The government says that a global risk analysis and mapping company has compiled a “misleading” report claiming that the rate of deforestation in Indonesia was one of the worst in the world.
“The study is misleading if it is used to picture Indonesia’s current deforestation rate because Indonesia has been implementing a two-year moratorium on issuing new licenses to clear primary forests and peatlands since May last year, and also has selectively issued licenses for tree cutting,” Forestry Ministry secretary-general Hadi Daryanto told The Jakarta Post on Friday.
Hadi said that Indonesia had decreased deforestation to 700,000 hectares as of 2010. “I believe that the number will be even smaller [considering] this year’s reduction,” he said.
Maplecroft released a study on Thursday showing that Nigeria, Indonesia and North Korea had the world’s highest rates of deforestation, while the top two greenhouse polluters, China and the US, had the lowest rates.
The company said that growing demand for food and biofuels, rising populations, poverty and corruption were driving deforestation in developing countries.
However, Hadi said that Indonesia’s deforestation rate was very high between 1999 and 2002 due to Indonesia’s political transition.
“We were losing 3.5 million hectares of forest a year until 2003, but the number went down to 1.1 million hectares in 2009,” he said.
According to a report compiled by South Dakota State University in the US, Kalimantan and Sumatra lost 5.4 million hectares of forest, 9.2 percent of their total forested area, between 2000 and 2008.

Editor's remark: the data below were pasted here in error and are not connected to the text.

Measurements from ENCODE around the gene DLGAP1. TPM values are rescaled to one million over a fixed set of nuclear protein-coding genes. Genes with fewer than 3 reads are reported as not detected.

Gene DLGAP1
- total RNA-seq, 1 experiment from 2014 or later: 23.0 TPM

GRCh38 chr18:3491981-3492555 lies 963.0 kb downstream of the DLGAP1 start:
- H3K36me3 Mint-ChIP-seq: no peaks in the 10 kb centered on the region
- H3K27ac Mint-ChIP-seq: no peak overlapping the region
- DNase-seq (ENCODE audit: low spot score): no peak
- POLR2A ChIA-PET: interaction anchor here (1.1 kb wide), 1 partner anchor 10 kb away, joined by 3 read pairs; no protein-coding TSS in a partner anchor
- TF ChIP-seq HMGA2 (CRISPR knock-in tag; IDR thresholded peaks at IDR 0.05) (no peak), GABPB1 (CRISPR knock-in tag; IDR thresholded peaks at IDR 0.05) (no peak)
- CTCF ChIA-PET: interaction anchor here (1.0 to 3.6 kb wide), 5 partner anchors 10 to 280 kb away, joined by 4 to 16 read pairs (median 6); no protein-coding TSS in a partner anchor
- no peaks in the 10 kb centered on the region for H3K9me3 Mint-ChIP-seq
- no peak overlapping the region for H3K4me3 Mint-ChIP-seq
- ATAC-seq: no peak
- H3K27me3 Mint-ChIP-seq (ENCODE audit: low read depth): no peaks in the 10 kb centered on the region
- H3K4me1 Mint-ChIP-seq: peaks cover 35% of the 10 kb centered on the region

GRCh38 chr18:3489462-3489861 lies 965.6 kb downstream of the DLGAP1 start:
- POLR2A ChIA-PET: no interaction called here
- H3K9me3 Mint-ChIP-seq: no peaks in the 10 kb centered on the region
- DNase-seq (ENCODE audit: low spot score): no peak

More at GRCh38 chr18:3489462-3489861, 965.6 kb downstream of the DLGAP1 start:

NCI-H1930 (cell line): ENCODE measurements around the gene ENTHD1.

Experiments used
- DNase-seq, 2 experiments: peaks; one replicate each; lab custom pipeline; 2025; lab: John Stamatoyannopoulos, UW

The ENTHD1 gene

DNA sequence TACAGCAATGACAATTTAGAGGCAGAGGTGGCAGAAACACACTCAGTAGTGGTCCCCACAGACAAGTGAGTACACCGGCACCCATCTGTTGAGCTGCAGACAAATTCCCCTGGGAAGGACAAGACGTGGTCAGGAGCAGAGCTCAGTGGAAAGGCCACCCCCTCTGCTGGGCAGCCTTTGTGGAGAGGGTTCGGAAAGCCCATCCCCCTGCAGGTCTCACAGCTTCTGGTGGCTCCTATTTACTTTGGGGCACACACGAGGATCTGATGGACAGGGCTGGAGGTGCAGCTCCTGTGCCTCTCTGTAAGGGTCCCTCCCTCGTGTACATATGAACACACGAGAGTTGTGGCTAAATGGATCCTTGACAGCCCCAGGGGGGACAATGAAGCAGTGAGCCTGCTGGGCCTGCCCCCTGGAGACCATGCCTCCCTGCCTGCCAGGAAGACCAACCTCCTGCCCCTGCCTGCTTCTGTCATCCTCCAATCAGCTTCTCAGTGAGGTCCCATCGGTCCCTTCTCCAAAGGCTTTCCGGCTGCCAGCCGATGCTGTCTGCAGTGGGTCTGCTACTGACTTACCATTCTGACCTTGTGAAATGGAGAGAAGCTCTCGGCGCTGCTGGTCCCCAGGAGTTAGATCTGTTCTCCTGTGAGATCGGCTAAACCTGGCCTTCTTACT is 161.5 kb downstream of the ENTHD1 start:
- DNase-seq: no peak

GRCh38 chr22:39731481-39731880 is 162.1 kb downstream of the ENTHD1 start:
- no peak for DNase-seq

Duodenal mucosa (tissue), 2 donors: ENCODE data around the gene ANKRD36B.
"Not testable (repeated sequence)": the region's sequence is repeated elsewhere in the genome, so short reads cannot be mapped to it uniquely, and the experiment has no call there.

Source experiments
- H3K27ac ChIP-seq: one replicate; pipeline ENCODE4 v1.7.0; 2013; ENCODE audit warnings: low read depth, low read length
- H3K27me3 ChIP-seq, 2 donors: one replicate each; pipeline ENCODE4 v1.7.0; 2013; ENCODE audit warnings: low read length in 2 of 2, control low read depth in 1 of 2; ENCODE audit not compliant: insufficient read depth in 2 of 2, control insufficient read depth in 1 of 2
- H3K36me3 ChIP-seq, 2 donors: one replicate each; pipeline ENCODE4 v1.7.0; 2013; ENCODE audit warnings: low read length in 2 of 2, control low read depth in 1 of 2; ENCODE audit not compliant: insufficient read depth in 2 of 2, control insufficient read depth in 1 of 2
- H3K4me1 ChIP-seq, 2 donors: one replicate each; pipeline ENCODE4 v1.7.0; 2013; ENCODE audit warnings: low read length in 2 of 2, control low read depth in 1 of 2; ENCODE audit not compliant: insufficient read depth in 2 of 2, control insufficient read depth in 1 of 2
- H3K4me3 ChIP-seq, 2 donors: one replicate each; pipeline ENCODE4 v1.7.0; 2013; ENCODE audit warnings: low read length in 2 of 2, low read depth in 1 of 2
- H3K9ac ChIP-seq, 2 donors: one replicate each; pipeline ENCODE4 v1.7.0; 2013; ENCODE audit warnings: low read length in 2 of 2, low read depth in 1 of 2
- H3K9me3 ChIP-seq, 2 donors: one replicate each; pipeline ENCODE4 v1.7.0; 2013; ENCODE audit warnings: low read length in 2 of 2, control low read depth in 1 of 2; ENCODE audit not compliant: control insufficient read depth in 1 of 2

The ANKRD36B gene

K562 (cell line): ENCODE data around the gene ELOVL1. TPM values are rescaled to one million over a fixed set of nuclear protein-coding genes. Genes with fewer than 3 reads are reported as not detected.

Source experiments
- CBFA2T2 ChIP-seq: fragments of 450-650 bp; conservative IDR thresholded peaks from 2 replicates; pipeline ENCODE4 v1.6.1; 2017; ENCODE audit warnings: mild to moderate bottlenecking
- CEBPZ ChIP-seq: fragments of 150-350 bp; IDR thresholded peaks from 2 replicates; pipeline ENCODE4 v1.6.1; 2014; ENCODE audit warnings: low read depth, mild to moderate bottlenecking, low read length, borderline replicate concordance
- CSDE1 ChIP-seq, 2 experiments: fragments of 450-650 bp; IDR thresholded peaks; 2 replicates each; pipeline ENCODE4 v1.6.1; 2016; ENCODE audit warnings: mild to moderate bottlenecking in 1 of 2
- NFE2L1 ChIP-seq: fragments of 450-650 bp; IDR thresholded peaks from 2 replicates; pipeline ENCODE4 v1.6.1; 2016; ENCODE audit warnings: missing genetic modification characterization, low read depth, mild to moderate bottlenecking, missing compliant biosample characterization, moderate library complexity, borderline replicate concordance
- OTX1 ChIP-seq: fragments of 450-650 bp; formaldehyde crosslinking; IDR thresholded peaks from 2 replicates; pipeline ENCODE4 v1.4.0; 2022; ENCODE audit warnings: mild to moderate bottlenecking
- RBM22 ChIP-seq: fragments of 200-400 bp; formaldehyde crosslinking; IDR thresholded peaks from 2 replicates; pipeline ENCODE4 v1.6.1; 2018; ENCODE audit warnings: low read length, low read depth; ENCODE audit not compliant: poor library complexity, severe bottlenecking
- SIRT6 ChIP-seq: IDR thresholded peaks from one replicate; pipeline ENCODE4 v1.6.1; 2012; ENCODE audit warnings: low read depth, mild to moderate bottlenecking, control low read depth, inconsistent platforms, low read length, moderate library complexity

The university’s researchers as well as researchers from the London School of Economics and the Massachusetts Institute of Technology, have highlighted the link between Indonesia’s fluctuating deforestation rate and its election cycle.
According to the researchers, illegal logging increased before elections but fell significantly thereafter, showing that Indonesian politicians relied on funding from logging, plantation, and mining companies to fund their campaigns.
Iwan Wibisono, Word Wildlife Fund (WWF) Indonesia’s forest and climate policy coordinator, told the Post that Indonesia’s deforestation rate was still high.
“It is decreasing but it’s not enough. Stakeholders must work together to keep decreasing deforestation in the country,” he said.
The Indonesian Forum for the Environment (Wahli) campaign manager Deddy Ratih said that Maplecroft’s study depicted the true condition of Indonesia’s forests, predicting that deforestation would increase due to a change in the forest spatial management plan (RTRW) that would allot 50 percent of the land for business.
Deddy added that the moratorium would not work if the government failed to acknowledge practices in the field or failed to punish local officials who broke the law.
Wahli said that 3.7 million hectares of forest in Central Kalimantan, 4 million hectares in West Kalimantan, and 1.6 million hectares in Merauke, Papua, were slated to be cleared this year by businesses.
“The areas are yet to be functionally transferred but the local governments have issued permits clearing them. We also note that there are three oil palm plantation companies that are requesting licenses to operate in Moluccas,” he said.
“Indonesian officials seem to ignore the future impacts of deforestation and focus only on the financial benefits they might earn when issuing permits. They forget that careless land clearing will destroy us,” Deddy said.
Ongoing deforestation would increase the intensity of flooding in Indonesia and intensify disasters caused by climate change, he added.
“The conflict between human and animals will worsen if we don’t seriously handle it. More animals will lose their habitats due to land clearing and therefore force them to attack people. This has been happening at different provinces such as Sumatra and Kalimantan.”
A Sumatran tiger attacked 5-year-old Fitria binti Judin in Bengkulu in August this year. A month later, another tiger also attacked 18-year-old Milyan in another part of the province.
Rampant deforestation is also said to be behind the near extinction of several animals, including Sumatran tigers and orangutans.
There are only 400 Sumatran tigers and 50,000 orangutans left in the wild. (msa)
Courtesy of The Jakarta Post 11/26/2011